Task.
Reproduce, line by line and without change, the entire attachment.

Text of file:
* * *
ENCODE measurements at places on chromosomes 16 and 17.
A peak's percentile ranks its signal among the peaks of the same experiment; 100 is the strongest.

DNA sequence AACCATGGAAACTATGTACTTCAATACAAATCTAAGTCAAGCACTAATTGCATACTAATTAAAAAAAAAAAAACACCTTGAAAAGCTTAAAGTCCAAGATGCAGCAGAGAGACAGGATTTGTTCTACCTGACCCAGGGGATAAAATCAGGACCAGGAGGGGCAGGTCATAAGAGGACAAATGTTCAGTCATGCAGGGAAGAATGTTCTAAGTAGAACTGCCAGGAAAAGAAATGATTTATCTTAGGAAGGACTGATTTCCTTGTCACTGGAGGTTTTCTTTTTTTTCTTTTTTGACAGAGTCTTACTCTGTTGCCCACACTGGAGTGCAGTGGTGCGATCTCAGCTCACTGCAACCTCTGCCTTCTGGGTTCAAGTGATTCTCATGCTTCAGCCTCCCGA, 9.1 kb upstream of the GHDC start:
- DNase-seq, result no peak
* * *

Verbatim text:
ENCODE measurements at places on chromosomes 16 and 17.
A peak's percentile ranks its signal among the peaks of the same experiment; 100 is the strongest.

DNA sequence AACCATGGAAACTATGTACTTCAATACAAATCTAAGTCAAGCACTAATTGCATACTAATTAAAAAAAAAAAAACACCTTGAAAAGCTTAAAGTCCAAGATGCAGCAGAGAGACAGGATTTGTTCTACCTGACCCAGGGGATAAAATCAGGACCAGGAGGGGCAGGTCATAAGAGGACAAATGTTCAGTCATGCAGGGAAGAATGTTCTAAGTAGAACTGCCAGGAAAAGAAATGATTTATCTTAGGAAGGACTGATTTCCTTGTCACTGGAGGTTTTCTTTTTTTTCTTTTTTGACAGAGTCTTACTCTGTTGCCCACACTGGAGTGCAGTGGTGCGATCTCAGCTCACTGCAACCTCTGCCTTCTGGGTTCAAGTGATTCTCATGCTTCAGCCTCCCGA, 9.1 kb upstream of the GHDC start:
- DNase-seq, result no peak